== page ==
2.50
Hdl Handle:
http://hdl.handle.net/10755/243171
Category:
Abstract
Type:
Presentation
Title:
New Graduate Nurses As Knowledge Brokers In General Practice in New Zealandi
Author(s):
Hoare, Karen J.; Mills, Jane; Francis, Karen
Author Details:
Hoare, Karen J., MSc, RN, NP, k.hoare@auckland.ac.nz; Mills, Jane, PhD, MN, RN; Francis, Karen, PhD, MEd, RN;
Abstract:
Purpose:

Information use by practice nurses in New Zealand has not been widely described in the literature. Compared with their peers in the United Kingdom, there is little evidence to suggest that New Zealand practice nurses provide the same autonomous nurse-led services. Providing nurse-led services is contingent on knowledge and skills and the ability to source and use contemporary information. We sought to investigate information use by practice nurses in general practice in New Zealand.

Methods:

A constructivist grounded theory design was employed to conduct the research. Initially the first author’s (KH) own general practice was the site of an ethnographic phase to acquire theoretical sensitivity. Following the ethnographic period, data were elicited from eleven practice nurses using an unstructured, in-depth interview technique. Of these participants, five were new graduates and six experienced practice nurses.

Results:

Reciprocal role modelling is the constructed grounded theory from this research and is comprised of three categories (in italics). Within supportive multi-disciplinary environments, new graduate nurses (all from the Millennial generation) and experienced practice nurses (Generation X or Baby Boomers) become willing to enter into a relationship. New graduate nurses subsequently deploy their unconscious expertise at sourcing information. A mutual reciprocal arrangement follows where the experienced practice nurses realise the potential of new graduate nurses in sourcing best practice information from the Internet while the new graduate nurses learn clinical and communication skills and knowledge of the community from the experienced practice nurses. The final category of becoming better practitioners is the outcome of reciprocal role modelling.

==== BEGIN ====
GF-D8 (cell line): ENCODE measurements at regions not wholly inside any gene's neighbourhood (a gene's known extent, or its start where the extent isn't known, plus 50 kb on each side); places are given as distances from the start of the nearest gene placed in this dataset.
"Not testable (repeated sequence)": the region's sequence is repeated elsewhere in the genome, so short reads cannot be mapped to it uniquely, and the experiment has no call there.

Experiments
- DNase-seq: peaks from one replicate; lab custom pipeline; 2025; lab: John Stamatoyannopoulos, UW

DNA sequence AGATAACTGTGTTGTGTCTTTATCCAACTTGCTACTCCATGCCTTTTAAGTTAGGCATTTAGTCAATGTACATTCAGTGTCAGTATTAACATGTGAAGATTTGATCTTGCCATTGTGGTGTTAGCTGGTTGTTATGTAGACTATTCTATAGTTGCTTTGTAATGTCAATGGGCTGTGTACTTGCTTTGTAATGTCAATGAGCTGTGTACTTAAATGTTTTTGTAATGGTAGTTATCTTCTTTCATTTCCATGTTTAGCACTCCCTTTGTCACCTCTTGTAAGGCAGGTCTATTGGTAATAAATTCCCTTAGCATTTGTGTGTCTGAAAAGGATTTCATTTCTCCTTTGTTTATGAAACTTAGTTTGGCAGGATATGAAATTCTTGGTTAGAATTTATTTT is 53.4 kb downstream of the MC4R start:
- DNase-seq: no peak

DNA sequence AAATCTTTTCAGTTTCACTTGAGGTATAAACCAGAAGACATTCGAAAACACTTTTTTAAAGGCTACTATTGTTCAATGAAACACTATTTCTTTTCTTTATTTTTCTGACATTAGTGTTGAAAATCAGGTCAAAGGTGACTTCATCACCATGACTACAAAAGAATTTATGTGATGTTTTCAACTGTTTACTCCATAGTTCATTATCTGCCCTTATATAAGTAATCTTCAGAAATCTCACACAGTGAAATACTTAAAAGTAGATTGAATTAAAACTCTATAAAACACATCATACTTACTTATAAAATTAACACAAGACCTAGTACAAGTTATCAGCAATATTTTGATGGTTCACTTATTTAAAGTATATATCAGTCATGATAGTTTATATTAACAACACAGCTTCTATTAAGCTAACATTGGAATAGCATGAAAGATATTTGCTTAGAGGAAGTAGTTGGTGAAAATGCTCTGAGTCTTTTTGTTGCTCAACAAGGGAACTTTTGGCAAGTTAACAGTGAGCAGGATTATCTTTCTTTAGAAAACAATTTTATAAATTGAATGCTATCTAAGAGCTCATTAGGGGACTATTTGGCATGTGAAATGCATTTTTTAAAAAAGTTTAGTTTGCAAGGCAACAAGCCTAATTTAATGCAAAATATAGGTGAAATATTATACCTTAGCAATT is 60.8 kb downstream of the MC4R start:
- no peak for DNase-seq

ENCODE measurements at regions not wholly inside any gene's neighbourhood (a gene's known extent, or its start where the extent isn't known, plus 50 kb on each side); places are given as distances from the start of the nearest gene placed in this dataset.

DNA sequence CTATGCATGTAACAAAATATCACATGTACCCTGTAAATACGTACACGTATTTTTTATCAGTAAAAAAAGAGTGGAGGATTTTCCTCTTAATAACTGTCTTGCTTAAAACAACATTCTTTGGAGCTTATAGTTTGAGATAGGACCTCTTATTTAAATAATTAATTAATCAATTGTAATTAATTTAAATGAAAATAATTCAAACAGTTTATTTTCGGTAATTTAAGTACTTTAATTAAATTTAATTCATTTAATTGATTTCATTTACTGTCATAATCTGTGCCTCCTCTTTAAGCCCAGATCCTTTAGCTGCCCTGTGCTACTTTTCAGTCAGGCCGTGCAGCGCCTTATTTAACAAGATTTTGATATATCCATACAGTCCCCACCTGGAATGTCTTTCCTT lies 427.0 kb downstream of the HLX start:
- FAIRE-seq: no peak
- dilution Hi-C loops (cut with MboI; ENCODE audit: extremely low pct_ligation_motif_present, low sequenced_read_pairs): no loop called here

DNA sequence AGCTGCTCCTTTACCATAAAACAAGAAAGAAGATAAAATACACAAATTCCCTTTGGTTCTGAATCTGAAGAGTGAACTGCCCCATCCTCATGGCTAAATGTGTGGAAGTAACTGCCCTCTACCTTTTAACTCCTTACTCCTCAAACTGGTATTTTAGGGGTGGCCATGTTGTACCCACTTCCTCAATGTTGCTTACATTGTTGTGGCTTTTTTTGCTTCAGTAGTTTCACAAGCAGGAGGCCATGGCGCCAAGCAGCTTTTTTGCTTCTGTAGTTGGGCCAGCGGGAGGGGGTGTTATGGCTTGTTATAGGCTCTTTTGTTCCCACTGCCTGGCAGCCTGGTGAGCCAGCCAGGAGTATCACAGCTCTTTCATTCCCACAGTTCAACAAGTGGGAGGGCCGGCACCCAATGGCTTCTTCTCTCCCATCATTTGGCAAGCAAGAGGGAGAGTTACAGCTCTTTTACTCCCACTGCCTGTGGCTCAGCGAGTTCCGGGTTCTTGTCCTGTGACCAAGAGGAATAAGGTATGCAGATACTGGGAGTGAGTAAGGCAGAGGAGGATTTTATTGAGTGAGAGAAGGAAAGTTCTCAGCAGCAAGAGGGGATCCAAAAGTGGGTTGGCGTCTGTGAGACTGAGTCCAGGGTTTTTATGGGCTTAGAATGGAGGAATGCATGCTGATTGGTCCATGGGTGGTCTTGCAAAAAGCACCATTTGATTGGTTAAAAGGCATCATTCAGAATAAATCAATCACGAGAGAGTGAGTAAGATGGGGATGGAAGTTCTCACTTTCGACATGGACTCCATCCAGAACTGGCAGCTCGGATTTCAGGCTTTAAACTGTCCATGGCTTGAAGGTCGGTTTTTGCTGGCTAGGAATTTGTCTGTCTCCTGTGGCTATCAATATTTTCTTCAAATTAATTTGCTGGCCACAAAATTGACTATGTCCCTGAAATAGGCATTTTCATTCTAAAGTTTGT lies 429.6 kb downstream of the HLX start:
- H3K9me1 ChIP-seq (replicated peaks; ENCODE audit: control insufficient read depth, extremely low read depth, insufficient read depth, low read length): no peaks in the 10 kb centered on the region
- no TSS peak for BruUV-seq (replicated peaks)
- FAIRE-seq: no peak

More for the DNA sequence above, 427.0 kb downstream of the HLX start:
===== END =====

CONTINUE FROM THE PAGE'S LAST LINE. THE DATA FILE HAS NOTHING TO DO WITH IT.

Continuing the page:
Conclusion:

Graduate nurses performed the unconscious act of knowledge brokering in this study. Getting evidence into practice in a timely manner has been acknowledged internationally as a difficult process. Our study suggests a solution to this process.

Keywords:
Role models; Intergenerational workforce; Constructivist grounded theory
Repository Posting Date:
12-Sep-2012
Date of Publication:
12-Sep-2012
Conference Date:
2012
Conference Name:
23rd International Nursing Research Congress
Conference Host:
Sigma Theta Tau International, the Honor Society of Nursing
Conference Location:
Brisbane, Australia

Full metadata record

DC FieldValue Language
dc.type.categoryAbstracten_GB
dc.typePresentationen_GB
dc.titleNew Graduate Nurses As Knowledge Brokers In General Practice in New Zealandien_GB
dc.contributor.authorHoare, Karen J.en_GB
dc.contributor.authorMills, Janeen_GB
dc.contributor.authorFrancis, Karenen_GB
dc.author.detailsHoare, Karen J., MSc, RN, NP, k.hoare@auckland.ac.nz; Mills, Jane, PhD, MN, RN; Francis, Karen, PhD, MEd, RN;en_GB
dc.identifier.urihttp://hdl.handle.net/10755/243171-
dc.description.abstract<b>Purpose: </b> <p>Information use by practice nurses in New Zealand has not been widely described in the literature. Compared with their peers in the United Kingdom, there is little evidence to suggest that New Zealand practice nurses provide the same autonomous nurse-led services. Providing nurse-led services is contingent on knowledge and skills and the ability to source and use contemporary information. We sought to investigate information use by practice nurses in general practice in New Zealand. <p><b>Methods: </b> <p>A constructivist grounded theory design was employed to conduct the research. Initially the first author&rsquo;s (KH) own general practice was the site of an ethnographic phase to acquire theoretical sensitivity. Following the ethnographic period, data were elicited from eleven practice nurses using an unstructured, in-depth interview technique. Of these participants, five were new graduates and six experienced practice nurses. <p><b>Results: </b> <p><i>Reciprocal role modelling </i>is the constructed grounded theory from this research and is comprised of three categories (in italics). Within supportive multi-disciplinary environments, new graduate nurses (all from the Millennial generation) and experienced practice nurses (Generation X or Baby Boomers) <i>become willing</i> to enter into a relationship. New graduate nurses subsequently deploy their unconscious expertise at sourcing information. A mutual reciprocal arrangement follows where the experienced practice nurses <i>realise the potential </i>of new graduate nurses in sourcing best practice information from the Internet while the new graduate nurses learn clinical and communication skills and knowledge of the community from the experienced practice nurses. The final category of <i>becoming better practitioners</i> is the outcome of reciprocal role modelling. <p><b>Conclusion: </b> <p>Graduate nurses performed the unconscious act of knowledge brokering in this study. Getting evidence into practice in a timely manner has been acknowledged internationally as a difficult process. Our study suggests a solution to this process.en_GB
dc.subjectRole modelsen_GB
dc.subjectIntergenerational workforceen_GB
dc.subjectConstructivist grounded theoryen_GB
dc.date.available2012-09-12T09:18:28Z-
dc.date.issued2012-09-12-
dc.date.accessioned2012-09-12T09:18:28Z-
dc.conference.date2012en_GB
dc.conference.name23rd International Nursing Research Congressen_GB
dc.conference.hostSigma Theta Tau International, the Honor Society of Nursingen_GB
dc.conference.locationBrisbane, Australiaen_GB
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